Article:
By the 2016 Olympic Games Brazil will not make good on its commitment to clean up Rio de Janeiro's sewage-filled Guanabara Bay, state environmental officials acknowledged in a letter obtained Saturday by The Associated Press.
Last month Sail-World reported an admission by the Rio environment department that 800,000 tonnes a day of effluennt flows into the river system that ends in Guanabara Bay.
In the May 7 letter addressed to Sports Minister Aldo Rebelo, Rio's state environment secretary, Carlos Francisco Portinho, asks for more funding for pollution control efforts and admits that at current investment rates, it will take more than a decade to significantly reduce the levels of pollution in Guanabara Bay, where the Olympic sailing events and rowing are to be held.
Brazilian authorities had pledged to cut by 80 percent the flow of pollution into the Bay by the 2016 Games through the expansion of the sewage network and the construction of River Treatment Units.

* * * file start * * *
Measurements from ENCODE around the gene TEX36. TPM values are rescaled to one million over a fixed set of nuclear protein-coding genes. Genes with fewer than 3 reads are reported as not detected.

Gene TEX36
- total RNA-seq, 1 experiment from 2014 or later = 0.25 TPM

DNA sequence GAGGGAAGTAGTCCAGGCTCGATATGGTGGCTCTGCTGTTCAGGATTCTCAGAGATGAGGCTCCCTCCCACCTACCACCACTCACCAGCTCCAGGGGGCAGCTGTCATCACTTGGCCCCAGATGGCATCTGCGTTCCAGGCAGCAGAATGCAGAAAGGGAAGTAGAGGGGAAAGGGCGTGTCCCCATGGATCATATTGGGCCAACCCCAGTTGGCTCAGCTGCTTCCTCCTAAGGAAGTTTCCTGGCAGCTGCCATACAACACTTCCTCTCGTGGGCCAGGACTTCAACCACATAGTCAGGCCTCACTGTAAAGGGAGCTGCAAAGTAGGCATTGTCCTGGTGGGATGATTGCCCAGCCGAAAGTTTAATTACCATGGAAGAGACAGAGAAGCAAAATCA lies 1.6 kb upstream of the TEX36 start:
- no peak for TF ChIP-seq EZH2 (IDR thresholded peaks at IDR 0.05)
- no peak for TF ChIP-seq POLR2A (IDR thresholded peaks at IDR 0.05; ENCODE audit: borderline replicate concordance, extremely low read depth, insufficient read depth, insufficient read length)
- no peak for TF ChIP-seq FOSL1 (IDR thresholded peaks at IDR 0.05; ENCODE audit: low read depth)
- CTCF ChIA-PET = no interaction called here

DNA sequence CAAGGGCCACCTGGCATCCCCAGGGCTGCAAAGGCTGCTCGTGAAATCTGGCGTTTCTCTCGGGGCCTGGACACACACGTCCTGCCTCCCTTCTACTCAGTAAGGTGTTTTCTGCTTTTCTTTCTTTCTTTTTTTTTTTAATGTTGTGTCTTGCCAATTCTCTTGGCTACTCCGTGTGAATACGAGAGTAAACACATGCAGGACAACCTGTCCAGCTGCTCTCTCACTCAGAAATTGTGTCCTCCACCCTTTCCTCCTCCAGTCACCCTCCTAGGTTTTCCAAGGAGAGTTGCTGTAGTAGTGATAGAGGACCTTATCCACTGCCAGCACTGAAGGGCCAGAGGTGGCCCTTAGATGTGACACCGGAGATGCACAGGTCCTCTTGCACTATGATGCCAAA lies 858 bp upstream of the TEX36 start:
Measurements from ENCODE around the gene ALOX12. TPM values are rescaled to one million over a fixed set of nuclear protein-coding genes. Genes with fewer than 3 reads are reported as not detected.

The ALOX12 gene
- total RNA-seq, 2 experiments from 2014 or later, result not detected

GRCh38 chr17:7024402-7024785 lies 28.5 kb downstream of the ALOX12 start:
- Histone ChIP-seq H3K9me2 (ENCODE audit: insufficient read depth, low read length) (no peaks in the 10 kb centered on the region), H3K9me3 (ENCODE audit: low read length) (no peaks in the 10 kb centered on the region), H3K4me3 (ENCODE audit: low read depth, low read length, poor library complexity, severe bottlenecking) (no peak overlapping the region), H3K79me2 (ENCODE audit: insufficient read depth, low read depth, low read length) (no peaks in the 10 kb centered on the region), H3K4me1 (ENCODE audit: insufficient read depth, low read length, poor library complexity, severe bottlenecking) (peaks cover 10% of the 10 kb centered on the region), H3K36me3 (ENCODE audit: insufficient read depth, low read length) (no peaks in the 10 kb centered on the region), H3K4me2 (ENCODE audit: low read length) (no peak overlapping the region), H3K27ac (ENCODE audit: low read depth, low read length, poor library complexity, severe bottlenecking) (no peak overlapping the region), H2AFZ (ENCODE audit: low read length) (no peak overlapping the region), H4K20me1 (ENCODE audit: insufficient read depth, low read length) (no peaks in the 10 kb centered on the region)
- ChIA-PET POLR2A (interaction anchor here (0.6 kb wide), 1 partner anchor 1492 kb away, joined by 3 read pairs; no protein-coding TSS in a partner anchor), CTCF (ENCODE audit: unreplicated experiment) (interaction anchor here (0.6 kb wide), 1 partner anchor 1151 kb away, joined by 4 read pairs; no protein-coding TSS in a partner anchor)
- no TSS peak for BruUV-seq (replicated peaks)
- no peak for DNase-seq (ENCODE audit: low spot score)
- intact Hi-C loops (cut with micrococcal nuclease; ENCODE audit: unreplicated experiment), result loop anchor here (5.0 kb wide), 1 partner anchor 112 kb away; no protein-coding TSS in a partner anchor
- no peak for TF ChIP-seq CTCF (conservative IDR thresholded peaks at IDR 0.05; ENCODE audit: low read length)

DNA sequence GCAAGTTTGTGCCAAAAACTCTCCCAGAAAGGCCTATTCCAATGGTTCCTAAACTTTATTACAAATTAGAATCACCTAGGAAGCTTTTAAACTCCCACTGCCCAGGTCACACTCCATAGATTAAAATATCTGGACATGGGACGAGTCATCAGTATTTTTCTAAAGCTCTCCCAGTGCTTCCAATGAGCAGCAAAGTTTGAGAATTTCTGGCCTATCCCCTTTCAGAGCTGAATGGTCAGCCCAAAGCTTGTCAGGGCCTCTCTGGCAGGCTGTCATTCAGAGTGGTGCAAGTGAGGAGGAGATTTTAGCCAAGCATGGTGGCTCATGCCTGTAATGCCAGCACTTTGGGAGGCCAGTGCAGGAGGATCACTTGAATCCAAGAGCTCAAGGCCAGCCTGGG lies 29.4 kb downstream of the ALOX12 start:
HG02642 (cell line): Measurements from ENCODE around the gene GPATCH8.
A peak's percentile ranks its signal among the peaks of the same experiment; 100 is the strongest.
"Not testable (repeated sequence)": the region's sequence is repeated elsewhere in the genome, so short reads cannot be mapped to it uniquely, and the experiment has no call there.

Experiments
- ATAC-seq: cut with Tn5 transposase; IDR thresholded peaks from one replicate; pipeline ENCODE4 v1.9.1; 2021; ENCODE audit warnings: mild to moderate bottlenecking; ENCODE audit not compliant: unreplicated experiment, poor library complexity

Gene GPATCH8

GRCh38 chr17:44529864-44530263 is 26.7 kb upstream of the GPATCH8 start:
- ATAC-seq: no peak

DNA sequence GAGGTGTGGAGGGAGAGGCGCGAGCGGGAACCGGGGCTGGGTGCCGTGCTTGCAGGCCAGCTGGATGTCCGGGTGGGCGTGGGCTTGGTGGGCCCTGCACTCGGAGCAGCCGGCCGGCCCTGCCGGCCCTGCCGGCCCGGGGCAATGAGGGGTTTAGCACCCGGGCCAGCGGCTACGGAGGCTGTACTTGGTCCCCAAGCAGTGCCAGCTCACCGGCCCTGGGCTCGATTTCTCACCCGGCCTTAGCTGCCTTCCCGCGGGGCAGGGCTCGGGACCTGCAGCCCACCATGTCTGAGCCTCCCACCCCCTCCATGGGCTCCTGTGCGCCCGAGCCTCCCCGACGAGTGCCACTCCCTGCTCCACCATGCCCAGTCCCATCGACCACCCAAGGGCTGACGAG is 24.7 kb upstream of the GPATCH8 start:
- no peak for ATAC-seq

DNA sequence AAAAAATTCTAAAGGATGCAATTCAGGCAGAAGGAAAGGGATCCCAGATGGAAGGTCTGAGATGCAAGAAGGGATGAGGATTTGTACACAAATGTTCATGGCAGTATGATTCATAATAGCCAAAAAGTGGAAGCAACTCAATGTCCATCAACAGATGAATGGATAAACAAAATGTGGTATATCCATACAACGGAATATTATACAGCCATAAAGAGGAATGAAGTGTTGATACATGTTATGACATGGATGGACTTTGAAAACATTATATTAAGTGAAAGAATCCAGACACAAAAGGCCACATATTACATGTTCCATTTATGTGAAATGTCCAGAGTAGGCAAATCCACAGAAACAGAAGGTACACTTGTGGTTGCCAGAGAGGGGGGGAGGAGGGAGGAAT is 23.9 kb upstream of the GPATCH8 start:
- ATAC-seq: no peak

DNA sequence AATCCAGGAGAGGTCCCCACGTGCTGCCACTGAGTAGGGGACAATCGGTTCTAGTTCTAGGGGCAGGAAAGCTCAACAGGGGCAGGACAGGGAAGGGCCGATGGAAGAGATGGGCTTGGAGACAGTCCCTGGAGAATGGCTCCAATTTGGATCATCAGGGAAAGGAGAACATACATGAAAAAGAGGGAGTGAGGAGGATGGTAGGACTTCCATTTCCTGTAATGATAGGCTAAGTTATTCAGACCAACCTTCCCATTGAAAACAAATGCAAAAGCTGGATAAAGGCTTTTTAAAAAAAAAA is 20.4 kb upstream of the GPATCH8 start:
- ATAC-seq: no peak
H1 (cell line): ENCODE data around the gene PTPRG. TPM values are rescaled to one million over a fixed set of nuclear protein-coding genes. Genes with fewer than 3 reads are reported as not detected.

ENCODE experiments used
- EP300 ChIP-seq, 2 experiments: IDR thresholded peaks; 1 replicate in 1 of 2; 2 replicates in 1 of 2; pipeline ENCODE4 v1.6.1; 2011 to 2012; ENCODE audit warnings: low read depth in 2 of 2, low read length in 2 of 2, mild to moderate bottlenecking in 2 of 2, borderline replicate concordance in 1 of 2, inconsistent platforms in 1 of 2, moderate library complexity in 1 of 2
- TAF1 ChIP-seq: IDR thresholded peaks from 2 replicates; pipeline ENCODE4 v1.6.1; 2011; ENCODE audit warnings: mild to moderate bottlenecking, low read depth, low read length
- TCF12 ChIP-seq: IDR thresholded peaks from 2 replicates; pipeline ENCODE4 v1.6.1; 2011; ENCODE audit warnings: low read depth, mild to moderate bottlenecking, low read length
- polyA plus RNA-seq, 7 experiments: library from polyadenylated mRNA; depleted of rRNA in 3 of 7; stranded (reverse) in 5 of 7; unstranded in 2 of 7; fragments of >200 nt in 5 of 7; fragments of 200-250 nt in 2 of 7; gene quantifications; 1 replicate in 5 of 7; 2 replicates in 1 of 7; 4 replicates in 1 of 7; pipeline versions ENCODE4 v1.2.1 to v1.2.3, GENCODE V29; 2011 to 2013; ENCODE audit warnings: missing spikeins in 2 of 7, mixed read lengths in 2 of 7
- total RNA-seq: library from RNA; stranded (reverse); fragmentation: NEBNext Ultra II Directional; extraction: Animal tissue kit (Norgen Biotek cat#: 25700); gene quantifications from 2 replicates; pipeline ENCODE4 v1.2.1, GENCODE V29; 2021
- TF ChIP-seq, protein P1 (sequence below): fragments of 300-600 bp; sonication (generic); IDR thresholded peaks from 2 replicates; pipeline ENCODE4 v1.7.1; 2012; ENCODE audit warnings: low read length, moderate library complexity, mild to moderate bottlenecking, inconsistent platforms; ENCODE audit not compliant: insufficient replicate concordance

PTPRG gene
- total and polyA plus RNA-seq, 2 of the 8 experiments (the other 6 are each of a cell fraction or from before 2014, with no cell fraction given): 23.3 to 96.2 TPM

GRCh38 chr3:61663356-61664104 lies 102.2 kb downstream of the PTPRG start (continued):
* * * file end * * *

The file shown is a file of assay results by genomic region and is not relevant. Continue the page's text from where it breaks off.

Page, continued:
However In the letter, the Rio state environment secretary requested the Sports Ministry give the Rio State government $70 million to help build two new RTUs. He acknowledged that even if the funds were released and the treatment units built, they, along with two other existing units, 'would represent a reduction of over 50 percent of the pollution flowing into Guanabara Bay' — well below the promised reduction.
Tyres and sewage float in Guanabara Bay near Rio’s international port. - Eliseu Cavalcante
He said that given the 'urgency of the matter and its fundamental role in the event, it is of great importance that the funds be released in order to allow construction (on the two RTUs) to begin in the second half of 2014.'
In the letter, Portinho wrote that even if authorities were to tackle the bigger problem of a lack of basic sanitation by expanding the sewage network, it would prove are too little, too late for the Olympics.
'Even if the necessary resources to implement sanitation systems in the waterways mentioned were released . it would not be possible to plan and implement all the projects within a timeframe that would make a significant difference in the water quality in Guanabara Bay by the 2016 Olympics,' the letter stated.
Unconfirmed reports suggest that in April, the Rio de Janerio State government announced that it was cutting its 2016 Olympics budget for bay clean-up by 95 percent, reducing spending from over $1 billion to around $51 million. The projects will fund boats to collect trash and eco-barriers to stem the flow of debris and sludge streaming into the bay.